‘When Will They Ever Learn…?’

The Canyon ChronicleBy The Canyon Chronicle      March 4, 2022

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‘When Will They Ever Learn…?’
National Archives Virtual Event, Tuesday, March 8, 1:00 p.m. to 2:00 p.m. EST / 10-11 a.m. PST—Female Genius: Eliza Harriot and George Washington at the Dawn of the Constitution. Author Mary Sarah Bilder looks to the 1780s—the age of the Constitution—to investigate the rise of a radical new idea in the English-speaking world: Female Genius. (womenshistorymonth.gov)
War is not the answer. Tonight as I write this, the sixth day of the Russian invasion of Ukraine dawns and promises to worsen before it gets better (please, God!) as Putin’s diabolical plan moves forward. Growing up, my sister and I and everyone around us thought that my father was Russian. We knew nothing about Ukraine. I learned later that he was born in Kharkiv, where a dense residential district was reported to have been under siege from Russian rocket attacks. The family later moved to Kyiv and names I’m hearing today in news reports were places he knew and spoke about. He emigrated, became an American citizen, spoke beautiful English with a lilting accent, played piano, was an artist. People loved him. In 1951, as Sen. Joseph McCarthy continued his purge of American communists, something happened to him, what we called then a “nervous breakdown.” Today, it would be diagnosed as PTSD. He served in three different branches of the Russian military during the 1917 revolution, and often said, “I don’t know why I wasn’t killed.” Survivor’s guilt. He spent two years in the New York Psychiatric Institute, none the better for treatment, in my opinion. I often think it might have seemed a safe space for him at the time. I was a child when he left and a teenager when he came home. Our relationship changed from “his little champion” to him having to deal with a mouthy teenager with a temper. There are so many questions I would like to ask him now but am grateful for the stories he did tell me after school over tea at the kitchen table. In the News March 1 begins Women’s History Month (womenshistorymonth.gov), and International Women’s Day follows on March 8 (internationalwomensday.com; #IWD2022; #BreakTheBias). The Canyon Chronicle kind of got the jump on the holiday last November when Claire Denis, proprietor of Cafe Mimosa, suggested that we spotlight Topanga’s women entrepreneurs. On November 26, 2021, we created a center spread, “Women in Charge in Changing Times,” featuring three women whose businesses survived the COVID lockdown: Claire ,whose cafe is one of Topanga’s most popular gathering places since it opened in 1993; a newcomer, Elizabeth Carter, who in the middle of the pandemic, opened a yoga studio and skin care business in Pine Tree Circle; and artist Lori Precious, who also has a long Topanga history and no stinkin’ virus is going to stop her. In that same issue, we featured 16-year-old Zoe Mack, who was invited to train with the Bolshoi Ballet Academy in Moscow for six months. She remains there in training even as Russia’s leader pursues a disgraceful war of choice. Like many Russians, members of the Bolshoi Ballet signed a petition in protest of the war. We stay in touch with Zoe’s parents who say she’s safe. The idea laid fallow for the rest of the year, the Chronicle took a break, and our January 21, 2022 issue featured Kim Zanti and her documentary film project about the Akumal Festival in Mexico, as a feature, not under the “Women in Charge” series. (See “Akumal Diary,” on page10.) Since there are so many accomplished women in the Chronicle’s purview, “Women in Charge” will be ongoing. Suggestions are welcome but they will be added to a long list. “Tycho and the Trash Warriors” is a delightful story about five-year-old Tycho Hendry and how he became an honorary Trash Warrior (Page 4). Part 3 of “The Stone House” continues (pages 8-9) as an ongoing serial publication of an unpublished book by Topanga Historical Society archivist Pablo Capra and Ed O’Neill, current owner of the Stone House. Paula LaBrot’s column, “All Things Connected,” has an interesting take on the Lost Art of Medicine (Page 12). There’s more, but I’m out of space. Practice kindness during the next two weeks, be grateful for what you have and who you are, and pray for those in distress. —Flavia Potenza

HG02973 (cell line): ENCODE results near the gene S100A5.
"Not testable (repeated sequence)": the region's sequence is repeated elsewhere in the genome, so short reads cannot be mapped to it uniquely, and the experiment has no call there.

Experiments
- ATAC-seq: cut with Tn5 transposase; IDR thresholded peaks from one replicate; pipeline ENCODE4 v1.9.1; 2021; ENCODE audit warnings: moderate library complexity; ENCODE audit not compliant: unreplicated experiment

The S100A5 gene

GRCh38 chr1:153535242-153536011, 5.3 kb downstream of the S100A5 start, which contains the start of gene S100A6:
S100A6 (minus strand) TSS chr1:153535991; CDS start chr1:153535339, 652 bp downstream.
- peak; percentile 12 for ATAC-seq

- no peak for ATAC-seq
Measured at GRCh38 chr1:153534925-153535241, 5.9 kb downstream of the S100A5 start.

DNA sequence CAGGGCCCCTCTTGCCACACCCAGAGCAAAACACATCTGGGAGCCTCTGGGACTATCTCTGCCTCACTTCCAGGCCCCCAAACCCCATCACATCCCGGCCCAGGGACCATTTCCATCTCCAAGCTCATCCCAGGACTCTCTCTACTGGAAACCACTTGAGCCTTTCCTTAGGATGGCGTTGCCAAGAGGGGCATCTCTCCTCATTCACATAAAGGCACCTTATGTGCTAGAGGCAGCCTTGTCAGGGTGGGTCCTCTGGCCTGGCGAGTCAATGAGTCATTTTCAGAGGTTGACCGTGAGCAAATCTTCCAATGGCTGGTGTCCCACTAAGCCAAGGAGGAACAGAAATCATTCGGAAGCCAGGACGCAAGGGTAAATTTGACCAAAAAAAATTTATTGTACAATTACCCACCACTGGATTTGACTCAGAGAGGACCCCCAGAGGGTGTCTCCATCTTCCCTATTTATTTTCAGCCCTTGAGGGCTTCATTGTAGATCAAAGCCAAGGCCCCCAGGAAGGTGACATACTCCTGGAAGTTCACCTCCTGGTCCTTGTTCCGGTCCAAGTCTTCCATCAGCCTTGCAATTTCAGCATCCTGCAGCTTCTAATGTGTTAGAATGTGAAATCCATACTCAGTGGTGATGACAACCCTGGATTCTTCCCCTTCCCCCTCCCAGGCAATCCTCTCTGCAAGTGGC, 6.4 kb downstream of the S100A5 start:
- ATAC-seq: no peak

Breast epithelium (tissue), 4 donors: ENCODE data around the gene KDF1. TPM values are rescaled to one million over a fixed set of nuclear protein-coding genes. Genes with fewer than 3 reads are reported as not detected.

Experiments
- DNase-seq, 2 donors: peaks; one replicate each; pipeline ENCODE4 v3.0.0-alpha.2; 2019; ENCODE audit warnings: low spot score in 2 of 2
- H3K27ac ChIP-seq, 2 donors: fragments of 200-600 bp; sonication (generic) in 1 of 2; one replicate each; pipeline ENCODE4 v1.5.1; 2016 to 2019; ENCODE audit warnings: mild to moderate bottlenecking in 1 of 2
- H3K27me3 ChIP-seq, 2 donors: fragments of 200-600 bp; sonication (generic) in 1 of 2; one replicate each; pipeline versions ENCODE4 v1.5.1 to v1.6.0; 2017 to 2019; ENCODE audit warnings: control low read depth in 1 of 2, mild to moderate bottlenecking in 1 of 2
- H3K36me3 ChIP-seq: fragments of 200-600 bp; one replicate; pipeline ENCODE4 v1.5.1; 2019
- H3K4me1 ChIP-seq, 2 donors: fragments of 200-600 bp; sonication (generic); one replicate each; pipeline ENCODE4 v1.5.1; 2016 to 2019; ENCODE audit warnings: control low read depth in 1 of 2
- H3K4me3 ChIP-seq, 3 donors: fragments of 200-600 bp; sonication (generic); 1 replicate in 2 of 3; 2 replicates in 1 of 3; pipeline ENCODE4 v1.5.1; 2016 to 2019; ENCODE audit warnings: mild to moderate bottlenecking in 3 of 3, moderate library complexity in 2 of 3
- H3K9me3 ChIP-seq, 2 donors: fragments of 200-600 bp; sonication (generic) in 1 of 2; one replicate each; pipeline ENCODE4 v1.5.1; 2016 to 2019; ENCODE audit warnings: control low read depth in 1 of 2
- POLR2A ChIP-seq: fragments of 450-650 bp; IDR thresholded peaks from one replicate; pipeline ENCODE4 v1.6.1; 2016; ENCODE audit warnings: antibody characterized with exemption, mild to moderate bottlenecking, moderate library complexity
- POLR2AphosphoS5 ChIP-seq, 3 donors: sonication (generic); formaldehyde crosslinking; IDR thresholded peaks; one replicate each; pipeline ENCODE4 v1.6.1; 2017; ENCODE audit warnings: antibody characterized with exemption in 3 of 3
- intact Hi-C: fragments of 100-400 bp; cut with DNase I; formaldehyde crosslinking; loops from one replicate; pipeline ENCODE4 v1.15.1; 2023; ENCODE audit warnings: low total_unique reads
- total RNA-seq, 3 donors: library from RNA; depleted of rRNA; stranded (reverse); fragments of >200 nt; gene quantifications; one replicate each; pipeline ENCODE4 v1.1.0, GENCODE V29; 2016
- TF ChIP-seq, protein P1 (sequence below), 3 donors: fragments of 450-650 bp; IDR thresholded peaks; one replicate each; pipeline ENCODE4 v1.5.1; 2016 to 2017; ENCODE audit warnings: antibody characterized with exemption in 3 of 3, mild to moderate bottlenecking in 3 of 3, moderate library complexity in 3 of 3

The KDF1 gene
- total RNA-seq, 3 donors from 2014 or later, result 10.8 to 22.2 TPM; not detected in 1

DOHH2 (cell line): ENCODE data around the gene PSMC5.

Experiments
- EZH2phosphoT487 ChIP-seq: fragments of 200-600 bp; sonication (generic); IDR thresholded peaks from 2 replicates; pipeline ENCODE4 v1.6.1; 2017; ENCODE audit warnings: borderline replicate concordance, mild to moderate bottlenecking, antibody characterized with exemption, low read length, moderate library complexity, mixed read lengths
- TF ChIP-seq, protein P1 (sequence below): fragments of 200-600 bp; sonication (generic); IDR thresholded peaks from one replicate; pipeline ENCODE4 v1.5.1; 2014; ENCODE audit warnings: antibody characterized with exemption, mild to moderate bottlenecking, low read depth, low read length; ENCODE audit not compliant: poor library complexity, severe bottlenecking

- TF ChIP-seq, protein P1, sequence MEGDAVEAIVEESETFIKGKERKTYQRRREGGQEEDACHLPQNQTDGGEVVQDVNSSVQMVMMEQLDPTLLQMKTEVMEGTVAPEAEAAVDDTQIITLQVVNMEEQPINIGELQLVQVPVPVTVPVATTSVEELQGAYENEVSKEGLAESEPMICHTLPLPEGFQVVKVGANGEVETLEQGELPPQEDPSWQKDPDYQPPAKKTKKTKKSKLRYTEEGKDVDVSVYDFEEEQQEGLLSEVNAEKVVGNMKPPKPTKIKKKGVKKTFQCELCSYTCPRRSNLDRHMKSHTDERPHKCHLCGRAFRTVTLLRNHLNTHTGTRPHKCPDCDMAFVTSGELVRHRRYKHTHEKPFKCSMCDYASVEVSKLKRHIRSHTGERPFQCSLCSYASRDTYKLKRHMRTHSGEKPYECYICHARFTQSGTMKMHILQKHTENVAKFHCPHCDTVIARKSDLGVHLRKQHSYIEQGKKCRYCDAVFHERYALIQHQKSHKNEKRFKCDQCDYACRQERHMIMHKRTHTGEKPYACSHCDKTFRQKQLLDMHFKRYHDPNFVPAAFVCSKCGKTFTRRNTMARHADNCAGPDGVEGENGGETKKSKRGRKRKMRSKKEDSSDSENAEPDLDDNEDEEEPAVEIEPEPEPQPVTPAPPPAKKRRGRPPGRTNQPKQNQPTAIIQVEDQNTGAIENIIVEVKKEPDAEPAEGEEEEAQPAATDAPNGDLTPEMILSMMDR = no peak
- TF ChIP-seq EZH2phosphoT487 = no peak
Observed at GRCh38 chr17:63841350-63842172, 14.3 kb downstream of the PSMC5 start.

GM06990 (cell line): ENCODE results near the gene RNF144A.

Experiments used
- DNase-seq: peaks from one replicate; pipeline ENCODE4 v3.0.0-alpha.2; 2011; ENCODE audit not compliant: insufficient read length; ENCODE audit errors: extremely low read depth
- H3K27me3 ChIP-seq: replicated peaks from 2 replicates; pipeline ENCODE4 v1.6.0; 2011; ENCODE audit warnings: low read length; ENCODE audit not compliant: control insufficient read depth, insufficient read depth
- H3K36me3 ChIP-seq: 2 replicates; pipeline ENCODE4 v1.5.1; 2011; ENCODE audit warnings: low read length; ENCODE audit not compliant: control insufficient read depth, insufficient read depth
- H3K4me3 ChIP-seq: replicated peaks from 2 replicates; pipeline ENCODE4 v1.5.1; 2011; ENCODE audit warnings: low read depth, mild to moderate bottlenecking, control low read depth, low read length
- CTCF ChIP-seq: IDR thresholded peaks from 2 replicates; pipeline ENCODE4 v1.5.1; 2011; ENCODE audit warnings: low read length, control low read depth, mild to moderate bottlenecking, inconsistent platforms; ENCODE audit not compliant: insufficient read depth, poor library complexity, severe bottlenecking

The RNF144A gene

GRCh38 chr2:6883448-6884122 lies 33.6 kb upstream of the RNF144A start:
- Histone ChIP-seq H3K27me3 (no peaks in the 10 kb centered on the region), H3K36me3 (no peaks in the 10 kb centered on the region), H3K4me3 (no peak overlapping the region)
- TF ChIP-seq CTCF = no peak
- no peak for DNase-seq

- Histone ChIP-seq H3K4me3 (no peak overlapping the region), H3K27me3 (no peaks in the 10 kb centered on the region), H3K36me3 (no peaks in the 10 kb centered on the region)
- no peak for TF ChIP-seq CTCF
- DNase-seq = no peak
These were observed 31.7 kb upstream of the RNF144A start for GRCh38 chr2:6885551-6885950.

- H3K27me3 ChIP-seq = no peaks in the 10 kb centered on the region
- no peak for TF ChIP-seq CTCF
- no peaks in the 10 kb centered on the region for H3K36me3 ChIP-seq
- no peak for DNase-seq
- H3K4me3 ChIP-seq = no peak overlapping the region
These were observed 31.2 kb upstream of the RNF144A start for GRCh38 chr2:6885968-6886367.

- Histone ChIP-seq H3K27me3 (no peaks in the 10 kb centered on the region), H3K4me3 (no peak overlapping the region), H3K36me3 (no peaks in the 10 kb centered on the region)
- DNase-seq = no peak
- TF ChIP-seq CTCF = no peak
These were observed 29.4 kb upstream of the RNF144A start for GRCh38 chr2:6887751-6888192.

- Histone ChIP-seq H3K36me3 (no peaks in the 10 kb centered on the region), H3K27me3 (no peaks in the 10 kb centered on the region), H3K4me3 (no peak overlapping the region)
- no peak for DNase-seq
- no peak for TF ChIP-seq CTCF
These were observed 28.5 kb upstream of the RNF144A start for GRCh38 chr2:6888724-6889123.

The Canyon Chronicle
      March 4, 2022

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